One of my coolest experiences in Cairo happened at a kiosk. Buying a newspaper in Arabic, I struck up a conversation with the guy working at the kiosk, Ahmed. An avid reader, Ahmed had a very good level of standard Arabic and was proud to use it. A few minutes later, his friend Mohammed arrived.
Mohammed saw my newspaper and told me he couldn't read or write since he had never gone to school. Curious about the United States, as many Egyptians are, Mohammed had question after question. But I struggled to understand a lot of what he said because he of course spoke in dialect.
So Ahmed jumped in, translating for me Mohammed's questions into standard Arabic. I would then respond in standard Arabic, and if Mohammed didn't understand, Ahmed would then translate what I said back to dialect. The fascinating 45-minute conversation hit home for me just how complex Arabic can be, even for native speakers.
The second challenge in Egypt is communicating in English. As in many foreign countries, there are a handful in Egypt who speak it amazingly well, while the vast majority have a level somewhere between zilch to intermediate.
The difference is that so many Egyptians seem to believe they need to use what they know with foreigners. Of course, so few foreigners speak Arabic that Egyptians assume it's better to use English - and getting them to change that assumption can be tough.
''Speak to me in English,'' the guy at the train station in Alexandria told me when I asked for a ticket in Arabic.
I did just that, responding in unfiltered and normal-speed English just to test this guy's chops (after all, he had questioned my manhood, in linguistic terms).
The result? He stared at me blankly, and we were reduced to gestures and grunts.
This passion for English may have several roots. Egypt is a former British colony. English-language movies, TV and culture are ubiquitous. Plus, English is the worldwide language of business, and Egyptians are some of the toughest negotiators you'll ever meet.
On the street, it comes down to this: An Egyptian man who knows 10 words of English will often, literally, use them over and over in conversation, even if you both are speaking in Arabic and it's clear you understand. For example, while speaking Arabic, when he comes to a place where the word ''good'' could be used, and he knows that word in English, he'll insert it.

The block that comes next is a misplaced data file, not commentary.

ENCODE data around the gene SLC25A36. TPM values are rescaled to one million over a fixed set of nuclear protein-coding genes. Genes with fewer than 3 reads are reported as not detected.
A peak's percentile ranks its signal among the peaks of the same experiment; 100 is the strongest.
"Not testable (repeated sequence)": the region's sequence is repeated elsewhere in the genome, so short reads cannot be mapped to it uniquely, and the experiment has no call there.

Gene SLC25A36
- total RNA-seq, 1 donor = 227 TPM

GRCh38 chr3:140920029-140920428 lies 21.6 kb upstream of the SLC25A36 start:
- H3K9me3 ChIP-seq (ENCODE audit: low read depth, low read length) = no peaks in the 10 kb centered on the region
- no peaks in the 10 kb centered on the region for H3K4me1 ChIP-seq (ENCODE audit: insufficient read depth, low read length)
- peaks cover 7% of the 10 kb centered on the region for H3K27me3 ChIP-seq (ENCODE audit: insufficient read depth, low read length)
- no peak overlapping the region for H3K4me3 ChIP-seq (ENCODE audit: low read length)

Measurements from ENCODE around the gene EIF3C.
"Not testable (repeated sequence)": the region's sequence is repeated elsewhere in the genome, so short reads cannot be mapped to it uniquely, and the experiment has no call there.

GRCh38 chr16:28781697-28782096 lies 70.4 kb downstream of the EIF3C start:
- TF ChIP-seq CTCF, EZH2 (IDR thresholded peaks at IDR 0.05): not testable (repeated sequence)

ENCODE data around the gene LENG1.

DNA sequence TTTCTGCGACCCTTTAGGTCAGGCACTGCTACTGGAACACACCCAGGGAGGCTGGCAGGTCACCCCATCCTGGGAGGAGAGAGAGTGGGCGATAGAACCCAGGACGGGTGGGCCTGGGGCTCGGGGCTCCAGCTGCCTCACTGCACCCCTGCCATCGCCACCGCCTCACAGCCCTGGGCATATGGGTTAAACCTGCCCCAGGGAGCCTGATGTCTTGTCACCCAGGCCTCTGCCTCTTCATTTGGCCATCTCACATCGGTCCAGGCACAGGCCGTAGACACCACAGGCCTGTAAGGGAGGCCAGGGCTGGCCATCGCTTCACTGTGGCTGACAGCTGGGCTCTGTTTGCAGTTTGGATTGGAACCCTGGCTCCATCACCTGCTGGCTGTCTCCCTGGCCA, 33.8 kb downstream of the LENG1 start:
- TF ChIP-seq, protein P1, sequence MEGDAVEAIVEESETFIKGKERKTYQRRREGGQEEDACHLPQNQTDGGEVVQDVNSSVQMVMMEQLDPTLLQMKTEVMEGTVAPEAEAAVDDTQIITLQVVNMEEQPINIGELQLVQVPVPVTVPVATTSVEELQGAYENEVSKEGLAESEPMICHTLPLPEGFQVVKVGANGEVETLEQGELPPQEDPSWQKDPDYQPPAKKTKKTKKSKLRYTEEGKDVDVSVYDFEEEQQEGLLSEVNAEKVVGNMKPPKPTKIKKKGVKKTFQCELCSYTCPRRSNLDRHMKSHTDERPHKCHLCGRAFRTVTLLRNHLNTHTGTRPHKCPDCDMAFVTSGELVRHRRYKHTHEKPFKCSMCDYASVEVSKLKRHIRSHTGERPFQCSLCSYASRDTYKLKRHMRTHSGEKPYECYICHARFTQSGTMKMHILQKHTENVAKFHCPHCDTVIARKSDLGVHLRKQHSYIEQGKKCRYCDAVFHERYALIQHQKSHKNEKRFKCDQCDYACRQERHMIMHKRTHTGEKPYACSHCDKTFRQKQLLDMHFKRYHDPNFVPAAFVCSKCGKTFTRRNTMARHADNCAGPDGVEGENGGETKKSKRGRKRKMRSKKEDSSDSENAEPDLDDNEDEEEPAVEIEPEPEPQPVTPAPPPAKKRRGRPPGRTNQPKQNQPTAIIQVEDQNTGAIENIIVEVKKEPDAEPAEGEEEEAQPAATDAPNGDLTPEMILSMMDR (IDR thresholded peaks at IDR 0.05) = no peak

That can be disorienting. When you don't understand something, it's hard to know if he used a few words in English that you didn't recognize because of poor pronunciation, or if you simply just didn't understand the Arabic.
Attempting to avoid English, by week two I was telling taxi drivers and others I came across that I was Spanish or French, and that I didn't speak English. That neutralized English somewhat, but pretending that I didn't understand my native language felt strange.
Of course, studying Arabic in Egypt will help students develop a much better grasp of the language than anything they could do in the United States.
Egyptians may be enamored of English and have a hard-to-master dialect, but Arabic is the national language and it's alive and well. Add to that fun and very social people - not long after meeting someone, you often find yourself at a cafe sipping tea and smoking flavored tobacco out of a hookah pipe - and you've got a formula for what any stint abroad should be: an adventure.
If You Go ...
INTERNATIONAL LANGUAGE INSTITUTE: International House, 4 Mahmoud Azmi St., Madinet El Sahafeyeen, Cairo; (www.arabicegypt.com) or 011-2-02-33-46-30-87. The center offers beginning to advanced courses on Modern Standard Arabic and Egyptian dialect in four- and five-week intervals year-around.
TIPS: Egypt's many language institutes range in quality and price, from hole-in-the-wall centers to the prestigious American University in Cairo. Beyond budget, an important consideration is whether to focus on Modern Standard Arabic or Egyptian dialect. Not all places offer both; some specialize in one. Weed out lower quality institutes by talking to students and asking for, and reviewing, syllabi. Also consider finding accommodation close to the institute. (Heavy traffic in Cairo makes commuting difficult.) Home stays are rare in Egypt; foreign students tend to live in dorms or rent apartments. If an institute sets up accommodation for you, it costs more. Students on a budget spend their first few days in a cheap hotel looking for an apartment, which can usually be rented on a monthly basis.